Former Israeli Gen. Ariel Sharon's election Tuesday as prime minister may well signal a sharp escalation of the violence that already has claimed nearly 400 lives in the Mideast. The first challenge facing both Sharon and his nemesis, Palestinian Authority leader Yasser Arafat, will be keeping Israel's internal clash from descending into a protracted regional war.
Sharon was elected for a reason. Despite major concessions by defeated Prime Minister Ehud Barak over the size of a Palestinian state and sovereignty in Arab neighborhoods in Jerusalem, the Palestinians' only counteroffer was violence. As a result, Israelis voted for the fighter instead of the pacifist. For too many, the peace process had become a threat to survival instead of hope for the future.
Barak failed to deliver the peace and stability he had promised, and could not effectively counter Palestine's intifada without abandoning his own peace process.
Sharon's election would have been unthinkable a year ago. Many Israelis blame him for the nation's 18-year entanglement in Lebanon, and he has a history of bold and sometimes reckless action. He was elected as a caretaker head of the Likud Party while younger leaders vied for power. He was vaulted into national leadership by a combination of convoluted Israeli politics and the Palestinian violence he helped trigger with an ill-advised visit to a sensitive religious site.
In voting for Sharon, Israelis voted for his basic view of the quest for peace: No negotiations until the violence ends.
His own hard-line stance - no division of Jerusalem, no abandonment of the Jewish settlements, no "right of return" for Palestinian refugees - also marks an abrupt end to the increasingly unpopular concessions Barak had offered.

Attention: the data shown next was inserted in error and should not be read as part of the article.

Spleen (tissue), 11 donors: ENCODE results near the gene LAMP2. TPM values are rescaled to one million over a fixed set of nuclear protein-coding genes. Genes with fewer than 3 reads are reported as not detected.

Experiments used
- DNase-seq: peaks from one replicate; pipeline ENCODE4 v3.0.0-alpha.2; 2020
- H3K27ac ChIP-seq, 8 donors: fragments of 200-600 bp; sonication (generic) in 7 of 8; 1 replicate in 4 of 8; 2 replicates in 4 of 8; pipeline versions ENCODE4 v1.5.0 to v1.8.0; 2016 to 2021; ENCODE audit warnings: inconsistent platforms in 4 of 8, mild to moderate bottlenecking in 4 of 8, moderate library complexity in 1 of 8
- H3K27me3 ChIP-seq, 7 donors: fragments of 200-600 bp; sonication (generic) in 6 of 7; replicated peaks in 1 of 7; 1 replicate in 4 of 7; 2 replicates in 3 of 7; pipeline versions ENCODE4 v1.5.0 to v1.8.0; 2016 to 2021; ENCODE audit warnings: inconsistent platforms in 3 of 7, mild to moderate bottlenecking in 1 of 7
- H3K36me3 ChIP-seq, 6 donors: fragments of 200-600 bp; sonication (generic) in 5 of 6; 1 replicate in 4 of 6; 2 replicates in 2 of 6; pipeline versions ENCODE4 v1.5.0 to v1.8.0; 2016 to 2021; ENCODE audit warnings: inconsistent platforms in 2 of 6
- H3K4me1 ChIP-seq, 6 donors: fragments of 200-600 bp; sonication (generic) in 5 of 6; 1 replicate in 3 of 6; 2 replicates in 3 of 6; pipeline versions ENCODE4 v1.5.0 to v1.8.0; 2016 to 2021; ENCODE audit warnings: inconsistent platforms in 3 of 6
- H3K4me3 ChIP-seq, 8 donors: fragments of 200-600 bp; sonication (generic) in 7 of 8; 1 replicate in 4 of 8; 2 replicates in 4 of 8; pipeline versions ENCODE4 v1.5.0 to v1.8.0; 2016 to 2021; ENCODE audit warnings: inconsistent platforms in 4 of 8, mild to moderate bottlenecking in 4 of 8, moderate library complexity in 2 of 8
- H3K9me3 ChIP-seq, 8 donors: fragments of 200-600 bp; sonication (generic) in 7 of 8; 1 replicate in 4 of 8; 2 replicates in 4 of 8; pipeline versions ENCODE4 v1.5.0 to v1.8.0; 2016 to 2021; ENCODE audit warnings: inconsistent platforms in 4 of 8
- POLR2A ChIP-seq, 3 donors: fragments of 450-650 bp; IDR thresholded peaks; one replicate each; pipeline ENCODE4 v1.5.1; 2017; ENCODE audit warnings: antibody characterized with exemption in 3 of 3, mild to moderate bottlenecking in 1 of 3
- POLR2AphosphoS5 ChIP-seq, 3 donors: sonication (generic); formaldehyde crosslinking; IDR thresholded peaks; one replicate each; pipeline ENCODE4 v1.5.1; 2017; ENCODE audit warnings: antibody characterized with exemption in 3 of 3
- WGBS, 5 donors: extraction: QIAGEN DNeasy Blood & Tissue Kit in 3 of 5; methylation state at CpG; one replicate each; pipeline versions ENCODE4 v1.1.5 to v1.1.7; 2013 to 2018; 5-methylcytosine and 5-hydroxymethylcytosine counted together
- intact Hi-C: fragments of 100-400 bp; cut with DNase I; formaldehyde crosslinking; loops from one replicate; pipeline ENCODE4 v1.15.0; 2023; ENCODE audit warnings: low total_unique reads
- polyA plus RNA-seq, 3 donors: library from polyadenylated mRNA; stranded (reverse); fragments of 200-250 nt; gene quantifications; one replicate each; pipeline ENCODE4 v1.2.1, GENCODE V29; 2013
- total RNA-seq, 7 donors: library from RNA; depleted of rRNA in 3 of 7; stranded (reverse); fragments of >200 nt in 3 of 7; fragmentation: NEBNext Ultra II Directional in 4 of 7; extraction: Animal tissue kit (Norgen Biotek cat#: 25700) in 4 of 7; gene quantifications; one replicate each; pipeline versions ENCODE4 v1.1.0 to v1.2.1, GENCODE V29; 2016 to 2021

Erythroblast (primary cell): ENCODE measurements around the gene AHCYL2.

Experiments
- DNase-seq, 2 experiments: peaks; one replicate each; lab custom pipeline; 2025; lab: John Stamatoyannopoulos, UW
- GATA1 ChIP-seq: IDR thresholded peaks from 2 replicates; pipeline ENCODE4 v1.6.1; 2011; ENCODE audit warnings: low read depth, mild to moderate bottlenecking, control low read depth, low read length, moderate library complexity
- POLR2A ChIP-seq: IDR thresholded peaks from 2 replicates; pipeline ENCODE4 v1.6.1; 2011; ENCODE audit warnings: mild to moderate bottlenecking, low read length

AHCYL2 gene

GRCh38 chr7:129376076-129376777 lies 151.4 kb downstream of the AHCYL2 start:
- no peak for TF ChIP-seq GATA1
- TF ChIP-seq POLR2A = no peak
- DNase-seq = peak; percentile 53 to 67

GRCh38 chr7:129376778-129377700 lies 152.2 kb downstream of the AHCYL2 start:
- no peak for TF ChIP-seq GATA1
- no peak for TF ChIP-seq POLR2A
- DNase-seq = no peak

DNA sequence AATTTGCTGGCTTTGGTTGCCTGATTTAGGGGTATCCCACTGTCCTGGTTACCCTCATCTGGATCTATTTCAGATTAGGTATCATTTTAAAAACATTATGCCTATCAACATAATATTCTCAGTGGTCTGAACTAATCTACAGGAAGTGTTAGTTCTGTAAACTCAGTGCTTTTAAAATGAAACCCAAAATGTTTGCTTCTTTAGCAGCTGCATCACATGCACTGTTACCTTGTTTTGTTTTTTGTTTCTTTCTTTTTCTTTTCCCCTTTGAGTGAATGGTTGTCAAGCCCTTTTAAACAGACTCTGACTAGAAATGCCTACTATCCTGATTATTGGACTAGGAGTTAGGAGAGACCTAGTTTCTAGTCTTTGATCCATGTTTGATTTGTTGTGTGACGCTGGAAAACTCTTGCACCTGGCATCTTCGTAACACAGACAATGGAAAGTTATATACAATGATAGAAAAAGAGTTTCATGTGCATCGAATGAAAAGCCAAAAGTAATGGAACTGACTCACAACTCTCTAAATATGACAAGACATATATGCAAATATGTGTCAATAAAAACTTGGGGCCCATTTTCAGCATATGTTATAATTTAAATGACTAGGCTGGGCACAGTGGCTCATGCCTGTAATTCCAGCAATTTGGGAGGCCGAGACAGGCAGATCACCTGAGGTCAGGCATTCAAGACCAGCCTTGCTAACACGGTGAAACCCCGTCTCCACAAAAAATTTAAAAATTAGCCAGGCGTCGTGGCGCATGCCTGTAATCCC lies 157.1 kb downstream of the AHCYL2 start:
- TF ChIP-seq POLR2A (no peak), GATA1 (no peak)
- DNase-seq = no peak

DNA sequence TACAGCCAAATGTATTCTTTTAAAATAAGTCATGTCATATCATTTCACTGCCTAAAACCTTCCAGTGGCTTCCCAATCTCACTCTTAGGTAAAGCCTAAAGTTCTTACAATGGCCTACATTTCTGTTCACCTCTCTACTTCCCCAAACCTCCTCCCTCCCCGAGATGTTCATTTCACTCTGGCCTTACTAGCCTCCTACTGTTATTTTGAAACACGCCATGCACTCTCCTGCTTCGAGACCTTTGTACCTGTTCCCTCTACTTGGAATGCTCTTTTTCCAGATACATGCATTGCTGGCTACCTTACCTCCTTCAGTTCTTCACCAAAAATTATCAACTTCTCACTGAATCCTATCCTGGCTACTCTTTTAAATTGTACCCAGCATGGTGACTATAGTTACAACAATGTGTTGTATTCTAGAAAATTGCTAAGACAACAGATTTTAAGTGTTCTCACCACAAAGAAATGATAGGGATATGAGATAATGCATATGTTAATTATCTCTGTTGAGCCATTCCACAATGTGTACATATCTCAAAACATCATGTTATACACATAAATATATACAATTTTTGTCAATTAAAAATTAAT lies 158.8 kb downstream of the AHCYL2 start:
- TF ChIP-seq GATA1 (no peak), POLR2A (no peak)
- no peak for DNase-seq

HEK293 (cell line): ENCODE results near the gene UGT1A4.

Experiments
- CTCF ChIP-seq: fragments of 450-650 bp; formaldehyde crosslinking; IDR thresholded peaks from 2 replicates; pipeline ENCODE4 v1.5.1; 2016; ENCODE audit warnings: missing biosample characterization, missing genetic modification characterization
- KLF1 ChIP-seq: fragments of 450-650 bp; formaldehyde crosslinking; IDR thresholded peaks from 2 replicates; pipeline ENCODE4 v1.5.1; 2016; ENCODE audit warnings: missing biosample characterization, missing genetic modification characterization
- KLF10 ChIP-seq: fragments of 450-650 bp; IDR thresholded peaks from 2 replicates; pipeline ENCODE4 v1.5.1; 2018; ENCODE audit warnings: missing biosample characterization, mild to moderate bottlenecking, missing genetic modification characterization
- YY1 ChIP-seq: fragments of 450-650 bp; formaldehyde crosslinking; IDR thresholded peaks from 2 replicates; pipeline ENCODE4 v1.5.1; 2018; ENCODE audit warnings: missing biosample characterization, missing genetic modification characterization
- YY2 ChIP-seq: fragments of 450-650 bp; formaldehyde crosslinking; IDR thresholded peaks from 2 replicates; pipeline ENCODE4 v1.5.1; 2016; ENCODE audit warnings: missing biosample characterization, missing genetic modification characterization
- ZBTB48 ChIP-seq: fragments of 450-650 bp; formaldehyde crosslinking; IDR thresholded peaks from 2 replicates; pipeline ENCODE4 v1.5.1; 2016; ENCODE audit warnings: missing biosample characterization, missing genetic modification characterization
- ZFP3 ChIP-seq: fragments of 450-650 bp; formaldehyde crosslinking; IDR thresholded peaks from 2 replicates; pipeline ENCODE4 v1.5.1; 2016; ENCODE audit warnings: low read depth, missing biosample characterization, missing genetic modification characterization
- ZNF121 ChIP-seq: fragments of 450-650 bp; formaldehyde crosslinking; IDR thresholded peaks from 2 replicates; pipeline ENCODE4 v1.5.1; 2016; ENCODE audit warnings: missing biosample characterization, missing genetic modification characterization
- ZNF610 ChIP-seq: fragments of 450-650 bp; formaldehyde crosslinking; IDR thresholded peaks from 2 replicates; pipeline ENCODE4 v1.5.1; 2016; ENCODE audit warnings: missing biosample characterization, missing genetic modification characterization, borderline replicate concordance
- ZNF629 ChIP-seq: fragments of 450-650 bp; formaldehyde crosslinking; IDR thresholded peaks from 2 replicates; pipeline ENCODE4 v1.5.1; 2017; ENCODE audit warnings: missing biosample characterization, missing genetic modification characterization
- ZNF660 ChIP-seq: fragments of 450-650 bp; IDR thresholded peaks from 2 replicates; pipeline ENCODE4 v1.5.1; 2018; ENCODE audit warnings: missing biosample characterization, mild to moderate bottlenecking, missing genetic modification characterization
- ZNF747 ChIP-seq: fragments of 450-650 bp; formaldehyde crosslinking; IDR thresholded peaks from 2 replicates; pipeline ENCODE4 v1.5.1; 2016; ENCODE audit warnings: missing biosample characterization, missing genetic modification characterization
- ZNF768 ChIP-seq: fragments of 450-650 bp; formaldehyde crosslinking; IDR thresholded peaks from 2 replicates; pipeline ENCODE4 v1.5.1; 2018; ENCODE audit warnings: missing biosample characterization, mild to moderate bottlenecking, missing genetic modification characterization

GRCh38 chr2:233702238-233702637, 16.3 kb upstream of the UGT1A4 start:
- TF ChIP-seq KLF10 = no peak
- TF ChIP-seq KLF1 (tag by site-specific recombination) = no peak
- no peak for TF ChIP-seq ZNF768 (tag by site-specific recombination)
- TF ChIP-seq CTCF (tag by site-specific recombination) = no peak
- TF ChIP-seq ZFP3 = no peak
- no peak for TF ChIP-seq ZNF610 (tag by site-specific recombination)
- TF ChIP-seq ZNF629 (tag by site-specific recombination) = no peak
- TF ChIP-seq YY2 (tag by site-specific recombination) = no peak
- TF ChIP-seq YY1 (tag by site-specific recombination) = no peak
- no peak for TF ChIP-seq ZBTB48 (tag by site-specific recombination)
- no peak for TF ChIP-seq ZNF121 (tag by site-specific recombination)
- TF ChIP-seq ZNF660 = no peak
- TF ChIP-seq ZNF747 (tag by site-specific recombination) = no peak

In rejecting those offers and countenancing the violence of a second intifada, Arafat also has lost a chance to establish a sovereign Palestinian state in the near future. Now he confronts the Israeli leader most reviled in the Arab world, a man blamed by Arabs and implicated by Israeli authorities in the 1982 massacres of Palestinian refugees in the Sabra and Shatila camps in Lebanon.
The Palestinian Authority has signaled continued willingness to work toward peace, but there now is a much higher chance of Israeli military reprisals. Hamas and Islamic Jihad are likely to feed on the clashes, worsening conditions while complicating Arafat's own efforts to maintain overall control. For now, at least, Egypt and Jordan also are telling the Palestinians they're on their own and the border nations have no intention of going to war with Israel.
There are some experts who see only a short-term escalation, followed by a second chance at peace talks that were going nowhere. In the long run, they argue, Sharon has a better chance of restoring order to the region because he can wield both a carrot and a stick.
Such a resolution would not be the full-blown, lasting peace envisioned by the 1993 Oslo Accord and the land-for-peace talks it launched. It would be more of a living arrangement, a truce between adversaries aware that disruptions would simply trigger more reprisals and pain.
It is a vision of calm, not of peace. But for now, it may be the most for which this troubled region can hope.